65 women running for N.J. legislature sets new record | State | NewJerseyNewsroom.com -- Your State. Your News.


Jul 04th
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65 women running for N.J. legislature sets new record


The 65 women running for the New Jersey legislature constitute a new record, according to the Center for American Women and Politics (CAWP), a unit of the Eagleton Institute of Politics at Rutgers, The State University of New Jersey. Twenty women (12D, 8R) are seeking State Senate seats, while 45 (25D, 20R) are running for the Assembly. (For a complete candidate list, see www.cawp.rutgers.edu.)

Women are candidates for 17 of the state’s 40 Senate seats. In Assembly races, where two members are elected from each of the 40 districts, women are running in 33 districts. Details, including candidate numbers for elections since 1995, are included in the table below.

“Even with a record number of women candidates, there’s no guarantee of a record number of winners”, said CAWP director Debbie Walsh. “Six incumbent women are leaving the legislature, so we have considerable ground to make up. And not every race is truly competitive, so while some candidates are heavily favored, others face tough battles in November.”

The previous record was set in 2007, the last time that both Senate and Assembly seats were at stake, when 61 women ran – 17 for the Senate (11D, 6R) and 44 for the Assembly (29D, 15R).

Women currently hold 34 seats in the New Jersey legislature: 10 (7D, 3R) in the Senate and 24 (15D, 9R) in the Assembly. With 28.3 percent of the state’s legislative seats held by women, New Jersey ranks 12th in the nation. Nationally, women make up 23.5 percent of all state legislators.

The most women ever to serve in Trenton was 36 (30 percent), a peak achieved in 2009 with 8 senators and 28 assemblywomen.

New Jersey legislative elections take place according to an irregular pattern, with Senators elected in years ending in 1, 3 and 7 while Assembly members run every two years. The earlier records were set in 2007, the most recent year completely comparable to 2011, when there were races for Senate and Assembly but not for Governor.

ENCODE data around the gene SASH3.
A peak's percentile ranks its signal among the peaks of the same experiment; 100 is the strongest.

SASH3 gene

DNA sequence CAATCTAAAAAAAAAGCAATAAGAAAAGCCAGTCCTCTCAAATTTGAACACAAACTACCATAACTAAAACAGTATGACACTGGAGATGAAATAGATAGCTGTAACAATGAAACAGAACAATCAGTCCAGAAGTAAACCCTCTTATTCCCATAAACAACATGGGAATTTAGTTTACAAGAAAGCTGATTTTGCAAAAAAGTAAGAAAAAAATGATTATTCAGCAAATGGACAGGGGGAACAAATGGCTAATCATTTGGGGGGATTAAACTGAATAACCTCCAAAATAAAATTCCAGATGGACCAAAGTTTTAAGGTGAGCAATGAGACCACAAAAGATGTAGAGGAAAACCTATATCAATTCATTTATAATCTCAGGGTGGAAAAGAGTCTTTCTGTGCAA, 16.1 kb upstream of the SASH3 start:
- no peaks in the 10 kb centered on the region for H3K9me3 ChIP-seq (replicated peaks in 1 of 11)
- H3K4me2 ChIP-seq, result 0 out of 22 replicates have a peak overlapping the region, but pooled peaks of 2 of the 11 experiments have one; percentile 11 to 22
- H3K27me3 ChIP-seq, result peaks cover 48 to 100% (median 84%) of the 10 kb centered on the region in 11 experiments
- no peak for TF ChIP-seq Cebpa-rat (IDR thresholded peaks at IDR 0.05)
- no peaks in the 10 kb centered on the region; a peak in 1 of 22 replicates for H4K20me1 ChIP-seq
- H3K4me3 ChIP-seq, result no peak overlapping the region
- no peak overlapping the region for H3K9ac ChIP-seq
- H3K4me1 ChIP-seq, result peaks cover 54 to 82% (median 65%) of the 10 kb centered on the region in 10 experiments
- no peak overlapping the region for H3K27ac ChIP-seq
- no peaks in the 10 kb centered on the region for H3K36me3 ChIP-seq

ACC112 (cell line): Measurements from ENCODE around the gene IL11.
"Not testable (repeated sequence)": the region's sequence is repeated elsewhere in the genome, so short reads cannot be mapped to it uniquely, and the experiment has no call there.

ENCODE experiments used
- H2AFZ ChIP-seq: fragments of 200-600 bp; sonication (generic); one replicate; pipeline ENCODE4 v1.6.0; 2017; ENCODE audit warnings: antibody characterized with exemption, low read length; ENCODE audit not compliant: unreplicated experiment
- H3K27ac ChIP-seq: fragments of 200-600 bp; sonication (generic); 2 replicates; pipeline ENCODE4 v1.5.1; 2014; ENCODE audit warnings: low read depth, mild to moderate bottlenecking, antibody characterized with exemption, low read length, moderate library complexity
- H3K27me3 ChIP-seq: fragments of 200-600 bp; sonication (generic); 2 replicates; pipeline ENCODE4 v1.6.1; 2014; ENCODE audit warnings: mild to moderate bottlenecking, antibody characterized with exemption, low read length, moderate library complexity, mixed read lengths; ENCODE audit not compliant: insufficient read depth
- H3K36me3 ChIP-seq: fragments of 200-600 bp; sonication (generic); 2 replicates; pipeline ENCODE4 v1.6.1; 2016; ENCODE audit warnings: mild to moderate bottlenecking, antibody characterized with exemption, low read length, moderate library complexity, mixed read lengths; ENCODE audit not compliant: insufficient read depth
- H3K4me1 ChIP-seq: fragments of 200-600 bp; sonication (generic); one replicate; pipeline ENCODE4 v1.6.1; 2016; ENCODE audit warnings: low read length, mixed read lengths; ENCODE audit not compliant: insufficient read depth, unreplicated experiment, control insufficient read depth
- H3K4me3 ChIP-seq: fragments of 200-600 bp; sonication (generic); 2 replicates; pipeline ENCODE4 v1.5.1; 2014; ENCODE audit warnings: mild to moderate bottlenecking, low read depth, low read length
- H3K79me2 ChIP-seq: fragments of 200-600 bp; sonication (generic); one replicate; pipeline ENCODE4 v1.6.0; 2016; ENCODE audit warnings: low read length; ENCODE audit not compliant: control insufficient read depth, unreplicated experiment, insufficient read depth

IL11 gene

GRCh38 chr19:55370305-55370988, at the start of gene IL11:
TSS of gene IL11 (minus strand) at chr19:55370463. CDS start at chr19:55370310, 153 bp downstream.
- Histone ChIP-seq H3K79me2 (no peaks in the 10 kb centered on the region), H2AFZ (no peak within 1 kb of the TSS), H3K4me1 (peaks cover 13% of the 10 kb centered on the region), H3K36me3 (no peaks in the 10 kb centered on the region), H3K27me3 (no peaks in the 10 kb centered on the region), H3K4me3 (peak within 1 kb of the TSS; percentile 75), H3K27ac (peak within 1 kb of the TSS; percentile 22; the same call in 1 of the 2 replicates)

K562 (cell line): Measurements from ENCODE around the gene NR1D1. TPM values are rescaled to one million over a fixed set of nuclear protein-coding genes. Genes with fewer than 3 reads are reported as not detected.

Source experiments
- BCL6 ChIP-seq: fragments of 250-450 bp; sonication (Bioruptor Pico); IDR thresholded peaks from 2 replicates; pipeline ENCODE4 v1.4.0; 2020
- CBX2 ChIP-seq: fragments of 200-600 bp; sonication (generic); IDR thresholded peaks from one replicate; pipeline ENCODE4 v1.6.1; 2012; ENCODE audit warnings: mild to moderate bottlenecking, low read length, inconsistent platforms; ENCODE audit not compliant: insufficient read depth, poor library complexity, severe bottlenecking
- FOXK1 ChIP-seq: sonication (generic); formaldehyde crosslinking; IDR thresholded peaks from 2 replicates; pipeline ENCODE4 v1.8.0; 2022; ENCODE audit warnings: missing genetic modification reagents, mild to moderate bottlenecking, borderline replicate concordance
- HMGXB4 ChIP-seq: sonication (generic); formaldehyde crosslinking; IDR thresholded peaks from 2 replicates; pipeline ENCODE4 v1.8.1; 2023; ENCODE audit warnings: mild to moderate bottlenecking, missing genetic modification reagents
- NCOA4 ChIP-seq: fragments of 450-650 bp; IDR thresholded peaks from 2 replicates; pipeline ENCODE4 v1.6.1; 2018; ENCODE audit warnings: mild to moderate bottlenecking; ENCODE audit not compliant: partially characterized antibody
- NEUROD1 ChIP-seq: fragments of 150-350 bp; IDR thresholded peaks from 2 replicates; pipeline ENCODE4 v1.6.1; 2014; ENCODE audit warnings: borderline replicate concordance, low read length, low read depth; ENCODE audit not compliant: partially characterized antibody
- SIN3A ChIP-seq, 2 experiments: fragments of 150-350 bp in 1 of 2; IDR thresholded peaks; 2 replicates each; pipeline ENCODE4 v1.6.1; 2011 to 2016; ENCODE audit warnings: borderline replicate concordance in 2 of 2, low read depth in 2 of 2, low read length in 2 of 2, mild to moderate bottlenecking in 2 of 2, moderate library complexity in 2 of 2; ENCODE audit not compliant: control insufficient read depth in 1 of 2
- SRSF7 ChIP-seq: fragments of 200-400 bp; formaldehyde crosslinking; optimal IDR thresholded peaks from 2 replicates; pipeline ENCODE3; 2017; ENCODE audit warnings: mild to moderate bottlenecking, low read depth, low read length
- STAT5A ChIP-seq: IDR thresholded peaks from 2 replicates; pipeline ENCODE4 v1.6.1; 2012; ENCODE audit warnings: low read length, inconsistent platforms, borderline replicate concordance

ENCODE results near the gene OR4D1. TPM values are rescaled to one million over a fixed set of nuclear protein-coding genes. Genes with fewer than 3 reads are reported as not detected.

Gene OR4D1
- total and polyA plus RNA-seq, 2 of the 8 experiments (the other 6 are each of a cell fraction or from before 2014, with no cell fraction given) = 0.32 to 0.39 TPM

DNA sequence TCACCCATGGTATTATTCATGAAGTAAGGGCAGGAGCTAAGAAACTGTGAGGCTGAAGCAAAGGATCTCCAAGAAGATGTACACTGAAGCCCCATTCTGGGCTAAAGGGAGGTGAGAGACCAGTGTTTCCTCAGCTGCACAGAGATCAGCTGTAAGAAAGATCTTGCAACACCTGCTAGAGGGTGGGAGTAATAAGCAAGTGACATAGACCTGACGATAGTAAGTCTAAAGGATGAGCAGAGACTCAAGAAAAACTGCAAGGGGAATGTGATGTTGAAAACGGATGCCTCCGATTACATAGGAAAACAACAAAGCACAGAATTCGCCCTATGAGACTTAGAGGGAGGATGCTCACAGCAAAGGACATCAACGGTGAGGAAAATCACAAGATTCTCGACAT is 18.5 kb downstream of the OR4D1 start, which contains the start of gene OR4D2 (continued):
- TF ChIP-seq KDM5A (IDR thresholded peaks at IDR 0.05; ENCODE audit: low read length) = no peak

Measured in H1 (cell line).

Kentucky holds statewide elective executive races only this year, not state legislative elections. Two women are on the ballot: Alison Lundergan (D), running for an open secretary of state post; and K.C. Crosbie (R), a challenger running for state treasurer.


Statewide and state legislative offices are at stake in Louisiana. Primary elections will be held on Saturday, October 22, with run-offs on Saturday, November 19 in races where no candidate wins more than 50 percent of the votes.

While two Democratic women have filed as challengers in the gubernatorial race -- Tara Hollis and Niki “Bird” Papzoglakis -- neither is considered a top contender. In fact, a prominent Louisiana news source, nola.com, reported that “the [Democratic] party did not field a single major [emphasis added] candidate for statewide office.”

In state legislative races, 11 women (6D, 5R) are running for the State Senate and 31 (20D, 11R) for the State House. Details are included in the table below.


Both statewide and state legislative races are on this year’s ballot in Mississippi. Four women are candidates for statewide elective executive office. Lynn Fitch (R) and Connie Moran (D) are contenders for the open state treasurer position. Cindy Hyde-Smith (R) is running for the state’s agricultural commissioner, an open seat. Addie Green (D) is running for an open public service commissioner seat.

42 Mississippi women are running for the state legislature: 13 (5D, 8R) for the Senate and 29 (18D, 11R) for the House. Details are included in the table below.


Virginia is holding only state legislative elections. Twelve women are running for the Senate (7D, 5R) and 23 for the Assembly (16D, 7R). Details are included in the table below.



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